To test these principles, MVRDV also developed three proposals for Fuggerei both inside and outside Europe. The first is proposed for the original hometown of Augsburg, and is distinguished from the original Fuggerei by its educational focus, aiming to provide self-determination and to reduce the city’s wealth gap through education. The second Fuggerei of the future is intended for a community in rural Lithuania, focussing on elderly poverty and a crisis in social care due to an aging population with a complex set in a beautiful natural environment. The third Fuggerei focusses on Rothumba, a remote fishing village in Sierra Leone, with the strategy of empowering residents and creating a safe environment for women and children. Based on the Fuggerei Code and building blocks developed in the study, the appearances of these future Fuggereien depend on their purpose and location, but the principles are the same as the 500-year-old original.
“The lack of affordable housing is something that affects people all over the world,” says MVRDV founding partner Jacob van Rijs, “while in my view it is a basic right. Our team at MVRDV researched what kind of Fuggerei different places would need, with a focus on education, the elderly, gender equality, and the empowerment and economic independence of the inhabitants. I am delighted at the massive interest in the celebration of 500 years of Fuggerei, which shows that this is a global issue that needs urgent attention.”The MVRDV-designed NEXT500 pavilion was unveiled on May 6 by UNIDO Director General Gerd Müller in a ceremony in the presence of –among others –the Bavarian State Minister for Building, Housing and Transportation Christian Bernreiter, Mayor Eva Weber, Alexander Graf Fugger-Babenhausen, CEO of the Kresge Foundation Rip Rapson, MVRDV founding partner Jacob van Rijs, and the three founders of the Future Fuggereien: Stella Rothenberger, Gintaras Grachauskas, and Rugiatu Neneh Turay.On May 7th, the pavilion will be visited by President of the European Commission Ursula von der Leyen alongside Markus Söder, Prime Ministerof the Federal State of Bavaria. The pavilion can be visited until June 12, 2022. In addition to a pavilion and an exhibition, MVRDV's research also resulted in a 191-page book, “Fuggerei of the Future”.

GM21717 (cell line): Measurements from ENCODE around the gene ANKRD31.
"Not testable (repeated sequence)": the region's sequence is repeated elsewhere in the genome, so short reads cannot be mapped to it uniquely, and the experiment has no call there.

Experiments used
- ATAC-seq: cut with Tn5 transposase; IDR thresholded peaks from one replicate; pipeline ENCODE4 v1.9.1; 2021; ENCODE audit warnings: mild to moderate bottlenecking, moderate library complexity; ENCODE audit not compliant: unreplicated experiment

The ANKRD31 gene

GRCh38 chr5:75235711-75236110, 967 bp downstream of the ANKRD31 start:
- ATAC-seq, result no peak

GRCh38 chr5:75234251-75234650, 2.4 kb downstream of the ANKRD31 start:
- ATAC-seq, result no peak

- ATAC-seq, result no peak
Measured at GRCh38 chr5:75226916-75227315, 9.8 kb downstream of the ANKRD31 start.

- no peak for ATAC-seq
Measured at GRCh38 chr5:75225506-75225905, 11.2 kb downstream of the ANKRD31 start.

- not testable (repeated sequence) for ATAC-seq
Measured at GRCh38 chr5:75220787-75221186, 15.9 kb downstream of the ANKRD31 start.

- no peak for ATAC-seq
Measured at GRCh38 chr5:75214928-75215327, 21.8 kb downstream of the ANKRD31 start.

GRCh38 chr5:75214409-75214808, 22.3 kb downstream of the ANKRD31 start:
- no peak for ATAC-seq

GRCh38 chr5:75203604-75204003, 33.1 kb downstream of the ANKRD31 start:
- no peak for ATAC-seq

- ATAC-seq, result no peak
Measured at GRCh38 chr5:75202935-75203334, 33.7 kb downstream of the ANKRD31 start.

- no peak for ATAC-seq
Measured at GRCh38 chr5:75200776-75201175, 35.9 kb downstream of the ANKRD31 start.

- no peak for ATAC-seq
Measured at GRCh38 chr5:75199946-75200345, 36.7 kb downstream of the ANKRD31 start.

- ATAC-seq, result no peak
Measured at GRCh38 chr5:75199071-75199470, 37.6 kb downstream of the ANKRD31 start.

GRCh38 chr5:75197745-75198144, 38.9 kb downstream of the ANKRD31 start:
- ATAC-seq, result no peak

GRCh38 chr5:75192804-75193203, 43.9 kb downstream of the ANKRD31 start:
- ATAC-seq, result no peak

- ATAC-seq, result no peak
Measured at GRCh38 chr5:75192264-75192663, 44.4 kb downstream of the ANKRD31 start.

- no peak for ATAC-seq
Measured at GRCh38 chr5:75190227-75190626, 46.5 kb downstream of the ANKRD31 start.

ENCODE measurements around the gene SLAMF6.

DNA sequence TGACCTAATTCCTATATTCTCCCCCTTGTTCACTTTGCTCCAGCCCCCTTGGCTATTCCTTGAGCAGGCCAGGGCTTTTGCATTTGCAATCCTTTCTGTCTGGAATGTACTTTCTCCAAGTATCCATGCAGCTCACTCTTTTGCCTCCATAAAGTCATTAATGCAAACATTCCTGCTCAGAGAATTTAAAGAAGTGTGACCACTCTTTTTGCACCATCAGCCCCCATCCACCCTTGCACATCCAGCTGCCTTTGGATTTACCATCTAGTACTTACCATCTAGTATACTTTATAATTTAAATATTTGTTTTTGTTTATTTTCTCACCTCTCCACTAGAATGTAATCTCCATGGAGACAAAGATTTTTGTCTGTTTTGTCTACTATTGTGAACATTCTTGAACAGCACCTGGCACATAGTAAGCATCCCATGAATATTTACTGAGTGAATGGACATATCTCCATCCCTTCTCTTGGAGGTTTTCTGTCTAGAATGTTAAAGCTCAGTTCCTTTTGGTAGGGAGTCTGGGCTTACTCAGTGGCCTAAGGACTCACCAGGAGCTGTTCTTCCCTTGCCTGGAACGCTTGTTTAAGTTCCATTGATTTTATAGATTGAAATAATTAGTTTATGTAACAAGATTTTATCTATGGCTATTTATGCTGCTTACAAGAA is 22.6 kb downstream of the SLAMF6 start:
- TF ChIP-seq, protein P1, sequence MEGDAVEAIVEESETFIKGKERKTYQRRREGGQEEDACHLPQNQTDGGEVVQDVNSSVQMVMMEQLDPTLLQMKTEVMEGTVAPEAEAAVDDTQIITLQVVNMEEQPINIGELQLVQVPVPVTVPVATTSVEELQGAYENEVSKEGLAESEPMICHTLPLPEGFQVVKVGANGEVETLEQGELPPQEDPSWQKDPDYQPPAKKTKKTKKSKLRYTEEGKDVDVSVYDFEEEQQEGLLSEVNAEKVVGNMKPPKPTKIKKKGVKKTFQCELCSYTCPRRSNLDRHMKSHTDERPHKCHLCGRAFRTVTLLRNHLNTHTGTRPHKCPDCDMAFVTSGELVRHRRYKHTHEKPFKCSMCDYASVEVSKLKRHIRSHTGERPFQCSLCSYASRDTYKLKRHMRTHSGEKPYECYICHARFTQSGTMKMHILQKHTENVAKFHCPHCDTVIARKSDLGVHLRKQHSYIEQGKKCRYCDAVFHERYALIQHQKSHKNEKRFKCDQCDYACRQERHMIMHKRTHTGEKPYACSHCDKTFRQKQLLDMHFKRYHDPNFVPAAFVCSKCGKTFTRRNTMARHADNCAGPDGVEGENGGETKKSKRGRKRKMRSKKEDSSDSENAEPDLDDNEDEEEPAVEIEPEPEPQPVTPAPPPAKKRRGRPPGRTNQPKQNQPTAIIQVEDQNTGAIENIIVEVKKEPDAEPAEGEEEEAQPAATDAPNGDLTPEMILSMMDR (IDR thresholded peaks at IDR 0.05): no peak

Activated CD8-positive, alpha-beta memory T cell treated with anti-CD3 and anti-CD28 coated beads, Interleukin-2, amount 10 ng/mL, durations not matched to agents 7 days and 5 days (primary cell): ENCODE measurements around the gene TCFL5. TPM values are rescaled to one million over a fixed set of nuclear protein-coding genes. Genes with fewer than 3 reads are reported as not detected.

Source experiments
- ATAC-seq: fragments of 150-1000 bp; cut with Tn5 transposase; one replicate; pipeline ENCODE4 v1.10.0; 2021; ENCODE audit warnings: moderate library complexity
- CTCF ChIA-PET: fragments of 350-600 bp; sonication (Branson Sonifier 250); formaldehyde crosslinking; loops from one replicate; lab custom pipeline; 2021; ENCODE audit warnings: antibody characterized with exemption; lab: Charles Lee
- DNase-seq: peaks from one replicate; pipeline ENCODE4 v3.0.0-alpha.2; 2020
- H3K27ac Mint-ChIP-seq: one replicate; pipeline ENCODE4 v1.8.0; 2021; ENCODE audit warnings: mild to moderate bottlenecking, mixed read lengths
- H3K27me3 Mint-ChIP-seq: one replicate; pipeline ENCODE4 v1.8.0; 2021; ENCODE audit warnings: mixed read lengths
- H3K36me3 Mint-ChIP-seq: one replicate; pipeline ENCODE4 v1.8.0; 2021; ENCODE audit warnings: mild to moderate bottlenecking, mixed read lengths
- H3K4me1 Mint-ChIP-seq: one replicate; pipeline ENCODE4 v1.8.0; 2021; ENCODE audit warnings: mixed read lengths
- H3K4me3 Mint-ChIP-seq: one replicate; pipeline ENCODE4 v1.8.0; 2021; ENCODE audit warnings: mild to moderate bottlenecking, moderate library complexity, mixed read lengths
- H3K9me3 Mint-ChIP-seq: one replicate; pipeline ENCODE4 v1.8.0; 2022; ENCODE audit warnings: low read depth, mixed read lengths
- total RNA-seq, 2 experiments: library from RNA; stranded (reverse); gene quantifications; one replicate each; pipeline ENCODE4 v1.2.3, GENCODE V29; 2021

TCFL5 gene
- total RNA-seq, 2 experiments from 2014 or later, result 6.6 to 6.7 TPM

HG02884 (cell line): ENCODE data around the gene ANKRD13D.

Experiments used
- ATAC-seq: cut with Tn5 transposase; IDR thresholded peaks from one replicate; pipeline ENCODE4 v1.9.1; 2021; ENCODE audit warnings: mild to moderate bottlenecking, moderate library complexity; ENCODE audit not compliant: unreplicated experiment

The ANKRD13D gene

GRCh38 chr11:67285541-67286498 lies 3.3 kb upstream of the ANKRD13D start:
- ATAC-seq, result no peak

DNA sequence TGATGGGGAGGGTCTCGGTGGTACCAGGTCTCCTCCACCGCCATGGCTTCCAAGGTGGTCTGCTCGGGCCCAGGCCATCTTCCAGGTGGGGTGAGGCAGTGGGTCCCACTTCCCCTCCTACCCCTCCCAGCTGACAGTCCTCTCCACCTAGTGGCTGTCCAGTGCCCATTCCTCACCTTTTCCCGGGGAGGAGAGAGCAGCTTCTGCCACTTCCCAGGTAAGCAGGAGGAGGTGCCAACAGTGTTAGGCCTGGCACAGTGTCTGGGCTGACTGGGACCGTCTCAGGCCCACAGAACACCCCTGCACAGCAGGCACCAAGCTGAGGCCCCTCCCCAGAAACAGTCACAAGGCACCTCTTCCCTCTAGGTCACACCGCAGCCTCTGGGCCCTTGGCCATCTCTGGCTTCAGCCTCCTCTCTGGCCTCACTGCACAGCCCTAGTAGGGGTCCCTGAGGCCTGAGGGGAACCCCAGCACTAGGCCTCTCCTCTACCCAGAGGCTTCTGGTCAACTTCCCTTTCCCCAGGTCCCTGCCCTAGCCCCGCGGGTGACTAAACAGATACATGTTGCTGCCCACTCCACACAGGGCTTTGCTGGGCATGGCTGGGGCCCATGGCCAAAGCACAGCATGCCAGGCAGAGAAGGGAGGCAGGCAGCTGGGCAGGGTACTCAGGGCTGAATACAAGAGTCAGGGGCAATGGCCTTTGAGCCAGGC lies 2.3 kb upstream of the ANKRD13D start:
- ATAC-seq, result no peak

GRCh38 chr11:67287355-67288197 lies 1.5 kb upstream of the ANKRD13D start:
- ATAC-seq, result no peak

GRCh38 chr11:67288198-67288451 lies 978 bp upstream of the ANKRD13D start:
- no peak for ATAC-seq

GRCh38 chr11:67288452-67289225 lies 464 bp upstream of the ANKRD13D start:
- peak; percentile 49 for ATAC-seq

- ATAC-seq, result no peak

Background information about the Fugger Foundation
The Fuggerei settlement in Augsburg was donated in 1521 by Jakob Fugger for "eternity" for needy fellow citizens. Around 150 people currently live in the 67 terraced houses with 140 apartments -for three prayers a day and 88 cents a year cold rent. To this day, many needy people find safe housing there and receive support for a successful, self-determined life in dignity. As the oldest social settlement in the world, the Fuggerei has been fulfilling its foundation purpose of offering a home to many people in need since 1521. According to the deed of foundation, the Fuggerei should exist forever and, if possible, also be expanded. Jakob Fugger's successors havelived up to this responsibility and have maintained and even expanded the Fuggerei despite major crises over the past half millennium.